You could probably be forgiven for forgetting about and not hearing Possessed for quite some time. It was 1985-6 when their two highly regarded albums ‘Seven Churches’ and ‘Beyond The Gates’ came out. There have been break ups and reformations and founding member Jeff Becerra was shot in 1990 and has been in a wheelchair since then. This has not stopped him growling though and it is evident from the rammed venue that many have not forgotten the legacy of the band and tension is palpable as they prepare to take the stage. I was not sure how long since the band last played here, there is mention from some about an Electric Ballroom gig aeons ago and it sounded like Jeff tells us it has been 27 years since they were last here so no wonder the place is at fever pitch before hardly a note is struck. We are taken ‘Beyond The Gates’ and the place literally goes nuts. There are many clustered on the side of the stage, hair is twirling everywhere and it takes no time for the first person to go over the barrier. It’s virtually anarchic in here and Jeff looks like he is loving every minute of it as he growls away whilst the rest of the band dig in and play furiously. Time is kept in fashion as they have none other than Nick Barker behind the kit, bass is thick, guitars sharp and the sound fantastic. Songs like EP number ‘The Eyes Of Horror’ are short sharp and furious mixing gnarly death with full on thrashing madness. Lead guitar work spirals away and literally scorch from front to back of venue.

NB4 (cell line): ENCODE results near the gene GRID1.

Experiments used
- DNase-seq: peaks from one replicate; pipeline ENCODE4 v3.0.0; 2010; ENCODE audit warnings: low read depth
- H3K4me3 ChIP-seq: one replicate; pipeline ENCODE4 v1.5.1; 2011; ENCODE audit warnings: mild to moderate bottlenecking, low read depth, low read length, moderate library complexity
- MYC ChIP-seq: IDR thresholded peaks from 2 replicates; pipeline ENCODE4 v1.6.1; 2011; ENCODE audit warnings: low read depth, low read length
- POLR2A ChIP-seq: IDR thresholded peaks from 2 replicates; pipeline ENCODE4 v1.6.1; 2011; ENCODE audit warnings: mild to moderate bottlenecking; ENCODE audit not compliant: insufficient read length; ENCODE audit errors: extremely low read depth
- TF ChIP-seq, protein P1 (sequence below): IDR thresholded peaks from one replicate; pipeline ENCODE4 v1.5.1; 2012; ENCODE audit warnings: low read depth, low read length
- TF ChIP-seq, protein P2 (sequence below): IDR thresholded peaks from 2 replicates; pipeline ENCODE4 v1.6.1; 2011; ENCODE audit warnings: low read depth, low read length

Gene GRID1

Thankfully air conditioning is just about doing the job and breathing space is found as they go into the second intro and unleash The Heretic. It’s like an atmospheric horror film something along the lines of Phantasm (let’s not mention Exorcist 2) which suddenly explodes into life and charges away. Naturally the pit is close to feral and the old school music gives the place a charge reminiscent to shows back in the day. Security are certainly kept on their toes but are perhaps more friendly than they were in the darker days. My notes appear to have the words ‘that fucking raged’ scrawled on them and I doubt anyone is disagreeing. ‘My Belief’ slows it down a little getting into a groove just as leaden and deadly till it explodes in a blur. ‘Storm In My Mind’ is a song about drugs, spiralling guitars mess with heads then the very fast stuff kicks in oof. Apparently ‘The Crimson Spike’ is a new song from a forthcoming album, well on the strength of it this is going to be something worth waiting for and speaking of which it is the familiar sound of tubular bells that many have been anticipating next, pushing everyone already not there completely over the edge and turning more than a few heads 180 degrees! My notes pretty much end here, the band are not quite done and play right up till the curfew delivering ‘Death Metal’ as an ultimate finale. This was one of those shows that if you missed you really should be kicking yourself. Possessed although I had never seen them before to compare, seemed to be on top form and really delivered the goods and pretty much every legendary song anyone could have wanted. A triumphant show all round!
(Review and photos © Pete Woods)